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About Digitalisér.dk


02-05-2019 13:43:07

www.digitaliser.dk is a social network and tool for development, knowledge sharing and a forum for the digitisation of Denmark. The literal translation is Digitise.dk

Digitaliser.dk is both a formal central repository of information on data interchange standards and a big open digital playground - a creative space for everyone involved in digitising the public sector.

Digitalisér.dk aims to stimulate development and adoption of digital content and business models by utilising Web 2.0 technologies and public data and digital resources. With digitaliser.dk, the Danish government has created a new model of partnership between the tech community and government which paves the way for more direct communication between the public sector, citizens, and businesses. Citizens and businesses are no longer passive recipients of public information but participate in dialogue and knowledge sharing with the public sector.

Digitalisér.dk is also a venue that provides an uncomplicated basis for debating common public digitisation by using intuitive web-based interaction rather than formal processes. Digitalisér.dk is also intended to be of value to users outside the Danish public sector and is open for use to all, both public and private, as well as Danish and non-Danish users.

The user interface is not available in English at the moment. If you need a more detailed description of digitalisér.dk in English or should you have any suggestions or comments to digitaliser.dk you are very welcome to contact us at info@digitaliser.dk.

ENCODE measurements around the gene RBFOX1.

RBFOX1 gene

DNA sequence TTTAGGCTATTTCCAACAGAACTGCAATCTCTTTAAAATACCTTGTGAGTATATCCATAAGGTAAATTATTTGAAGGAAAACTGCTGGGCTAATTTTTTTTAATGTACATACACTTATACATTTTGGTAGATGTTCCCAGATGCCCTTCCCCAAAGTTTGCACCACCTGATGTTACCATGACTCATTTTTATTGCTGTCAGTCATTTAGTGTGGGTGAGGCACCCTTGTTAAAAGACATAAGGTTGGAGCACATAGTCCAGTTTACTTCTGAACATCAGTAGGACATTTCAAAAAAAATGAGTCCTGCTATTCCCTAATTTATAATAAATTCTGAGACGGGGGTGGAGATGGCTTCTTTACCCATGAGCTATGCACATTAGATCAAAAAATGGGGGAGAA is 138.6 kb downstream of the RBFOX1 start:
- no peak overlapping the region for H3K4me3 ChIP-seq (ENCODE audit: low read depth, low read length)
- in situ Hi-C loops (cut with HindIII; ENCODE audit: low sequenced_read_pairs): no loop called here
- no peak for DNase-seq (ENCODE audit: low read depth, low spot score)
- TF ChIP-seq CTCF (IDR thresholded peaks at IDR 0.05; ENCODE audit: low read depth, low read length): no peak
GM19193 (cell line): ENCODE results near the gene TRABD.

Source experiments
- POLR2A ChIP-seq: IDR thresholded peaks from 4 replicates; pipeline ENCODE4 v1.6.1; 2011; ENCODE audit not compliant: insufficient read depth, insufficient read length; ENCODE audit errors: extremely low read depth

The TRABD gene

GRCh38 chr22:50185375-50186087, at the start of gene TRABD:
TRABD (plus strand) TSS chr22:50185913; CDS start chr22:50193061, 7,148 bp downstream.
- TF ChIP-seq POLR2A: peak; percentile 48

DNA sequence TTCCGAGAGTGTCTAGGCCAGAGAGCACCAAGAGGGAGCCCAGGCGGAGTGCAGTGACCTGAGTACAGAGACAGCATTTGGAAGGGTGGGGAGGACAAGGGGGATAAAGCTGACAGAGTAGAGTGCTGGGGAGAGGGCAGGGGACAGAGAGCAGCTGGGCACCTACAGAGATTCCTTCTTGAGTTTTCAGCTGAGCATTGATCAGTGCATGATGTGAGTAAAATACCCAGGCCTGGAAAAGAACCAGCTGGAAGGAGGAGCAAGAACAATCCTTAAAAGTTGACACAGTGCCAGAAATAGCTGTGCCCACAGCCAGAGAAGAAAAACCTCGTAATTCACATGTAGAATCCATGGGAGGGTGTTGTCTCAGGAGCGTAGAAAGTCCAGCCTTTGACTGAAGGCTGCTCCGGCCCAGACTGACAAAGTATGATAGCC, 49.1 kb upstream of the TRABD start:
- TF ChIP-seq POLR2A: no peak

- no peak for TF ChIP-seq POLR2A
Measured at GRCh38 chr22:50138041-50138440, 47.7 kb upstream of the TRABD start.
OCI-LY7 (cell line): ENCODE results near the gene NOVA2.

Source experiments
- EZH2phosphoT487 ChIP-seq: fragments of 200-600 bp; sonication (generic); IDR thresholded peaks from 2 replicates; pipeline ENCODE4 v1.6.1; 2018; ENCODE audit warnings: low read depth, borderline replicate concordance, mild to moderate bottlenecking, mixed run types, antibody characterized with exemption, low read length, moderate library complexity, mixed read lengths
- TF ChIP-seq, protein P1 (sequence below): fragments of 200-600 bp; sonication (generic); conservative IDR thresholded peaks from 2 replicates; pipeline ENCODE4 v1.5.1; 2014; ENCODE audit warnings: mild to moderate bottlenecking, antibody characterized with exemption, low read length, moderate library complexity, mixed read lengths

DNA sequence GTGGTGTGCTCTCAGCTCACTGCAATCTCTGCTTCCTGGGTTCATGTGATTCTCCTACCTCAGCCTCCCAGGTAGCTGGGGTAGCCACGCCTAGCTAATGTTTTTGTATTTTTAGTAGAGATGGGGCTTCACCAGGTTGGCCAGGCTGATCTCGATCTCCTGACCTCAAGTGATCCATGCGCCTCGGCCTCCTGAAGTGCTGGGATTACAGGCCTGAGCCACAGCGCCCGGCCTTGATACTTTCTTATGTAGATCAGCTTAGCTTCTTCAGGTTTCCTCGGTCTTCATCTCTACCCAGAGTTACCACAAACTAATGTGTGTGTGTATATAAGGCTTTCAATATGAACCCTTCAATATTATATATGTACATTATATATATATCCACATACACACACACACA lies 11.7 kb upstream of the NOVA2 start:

The Danish Agency for Digitisation invite partnerships, participation and usage.

Digitalisér.dk is established and maintained by the Danish Agency for Digitisation.

Profilbillede

Can Hemp Clean Up the Earth?

ben john

As the human population grows, so do our need for more land to grow the crops that keep us fed. But our dependence on fossil fuels and dirty industrial processes have left a lot of land too toxic to sustain life. That’s where the rapidly growing field of “bioremediation” can be vital. Bioremediation essentially means using living things to heal the soil, allowing us to clean and reclaim some of these polluted lands. While bacteria and other microorganisms can be used, phytoremediation, from the Greek word for plant, relies on crops like hemp.
Hemp is like a sponge for environmental chemicals. The cannabis plant pulls in environmental toxins like excess mineral deposits through its roots, binding up potential toxins in its fibrous stalks and leaves. A key component in a process called “bioremediation”, hemp plants have already been successfully used to clean up dioxin, a pervasive environmental pollutant produced as a byproduct of steel smelting, in this case.